Bubble Logic: Or, How to Learn to Stop Worrying and Love the Bull

Topics - Equities Strategic Asset Allocation Asset Allocation

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Bubble Logic: Or, How to Learn to Stop Worrying and Love the Bull

AQR Working Paper 

A bull market, and the incentives of those who make their living from bull markets, can create its own form of logic. That logic, in turn, produces stories that encourage the purchase or retention of stocks or mutual funds. Some stories are honest attempts to explain new phenomenon, others to be unintended falsehoods based on faulty economic reasoning. Some seem less well intended.

The stories, and the analyses behind them, generally originate with Wall Street, sometimes riding academic coattails, and are often readily absorbed by investors engaged in wishful thinking. This has led them to bid up stocks — particularly in the growth/tech sector — so high that even very long-term investors will probably end up disappointed.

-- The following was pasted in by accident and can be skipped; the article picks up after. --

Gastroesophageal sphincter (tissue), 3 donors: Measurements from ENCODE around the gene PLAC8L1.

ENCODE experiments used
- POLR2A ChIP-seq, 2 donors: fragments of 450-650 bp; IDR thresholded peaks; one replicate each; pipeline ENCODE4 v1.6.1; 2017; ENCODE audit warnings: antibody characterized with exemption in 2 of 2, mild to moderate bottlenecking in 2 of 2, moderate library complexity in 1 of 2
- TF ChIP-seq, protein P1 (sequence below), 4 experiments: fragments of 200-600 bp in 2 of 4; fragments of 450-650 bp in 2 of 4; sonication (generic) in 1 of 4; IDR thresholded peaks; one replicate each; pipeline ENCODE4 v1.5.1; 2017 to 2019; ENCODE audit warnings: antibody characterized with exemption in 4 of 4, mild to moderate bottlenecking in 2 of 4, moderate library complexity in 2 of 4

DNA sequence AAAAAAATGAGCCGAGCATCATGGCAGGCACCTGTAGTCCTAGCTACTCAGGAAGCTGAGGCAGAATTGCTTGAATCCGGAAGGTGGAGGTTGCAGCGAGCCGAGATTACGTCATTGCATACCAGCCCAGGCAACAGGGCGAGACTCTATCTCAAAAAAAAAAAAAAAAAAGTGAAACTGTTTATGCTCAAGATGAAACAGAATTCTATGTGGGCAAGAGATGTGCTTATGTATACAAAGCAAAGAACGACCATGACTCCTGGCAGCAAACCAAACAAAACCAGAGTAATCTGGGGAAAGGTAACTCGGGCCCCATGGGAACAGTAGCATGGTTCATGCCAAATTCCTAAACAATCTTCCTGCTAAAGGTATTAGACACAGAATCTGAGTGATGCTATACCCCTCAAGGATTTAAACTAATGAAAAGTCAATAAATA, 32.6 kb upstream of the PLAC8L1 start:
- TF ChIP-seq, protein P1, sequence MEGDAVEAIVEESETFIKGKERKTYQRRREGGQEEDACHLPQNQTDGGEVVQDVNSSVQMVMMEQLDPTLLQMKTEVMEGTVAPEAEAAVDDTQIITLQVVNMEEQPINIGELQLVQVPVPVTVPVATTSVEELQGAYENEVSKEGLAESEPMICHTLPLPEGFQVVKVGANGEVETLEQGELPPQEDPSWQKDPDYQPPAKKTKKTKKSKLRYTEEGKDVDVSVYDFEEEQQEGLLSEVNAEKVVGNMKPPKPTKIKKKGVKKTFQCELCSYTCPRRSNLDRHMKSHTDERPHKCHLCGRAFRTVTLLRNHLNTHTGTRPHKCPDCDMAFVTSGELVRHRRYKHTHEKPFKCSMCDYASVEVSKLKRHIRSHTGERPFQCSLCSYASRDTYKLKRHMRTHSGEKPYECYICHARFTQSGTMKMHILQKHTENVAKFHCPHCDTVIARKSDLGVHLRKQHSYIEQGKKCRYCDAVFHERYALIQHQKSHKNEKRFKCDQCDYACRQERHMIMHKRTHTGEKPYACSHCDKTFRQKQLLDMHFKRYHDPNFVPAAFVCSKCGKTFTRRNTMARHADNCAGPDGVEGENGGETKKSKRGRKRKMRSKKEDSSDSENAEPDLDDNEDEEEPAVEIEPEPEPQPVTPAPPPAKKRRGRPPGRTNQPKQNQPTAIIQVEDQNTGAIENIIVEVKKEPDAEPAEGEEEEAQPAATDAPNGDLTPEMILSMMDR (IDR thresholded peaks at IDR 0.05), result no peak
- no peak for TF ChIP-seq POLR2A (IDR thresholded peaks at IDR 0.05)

Put simply, there are really three possibilities for the broad market (with all three being more extreme for the growth/tech sector):

  1. Investors understand and are now comfortable with a very low expected return on the stock market going forward.
  2. We are in for an exceptionally long period of exceptionally high growth in real earnings that justifies today’s market prices.
  3. Most investors are not really thinking about either 1) or 2), but have swallowed the hype and slogans, focused on irrelevant short-term stories, or forced to be in stocks by circumstance (e.g., many mutual fund managers). All this is coming together causing a massive financial bubble. If true, it can only end with a tremendous market crash, or a very long period of stagnation.

The paper argues that 1 and 2 are highly unlikely. Unfortunately, that leaves 3.

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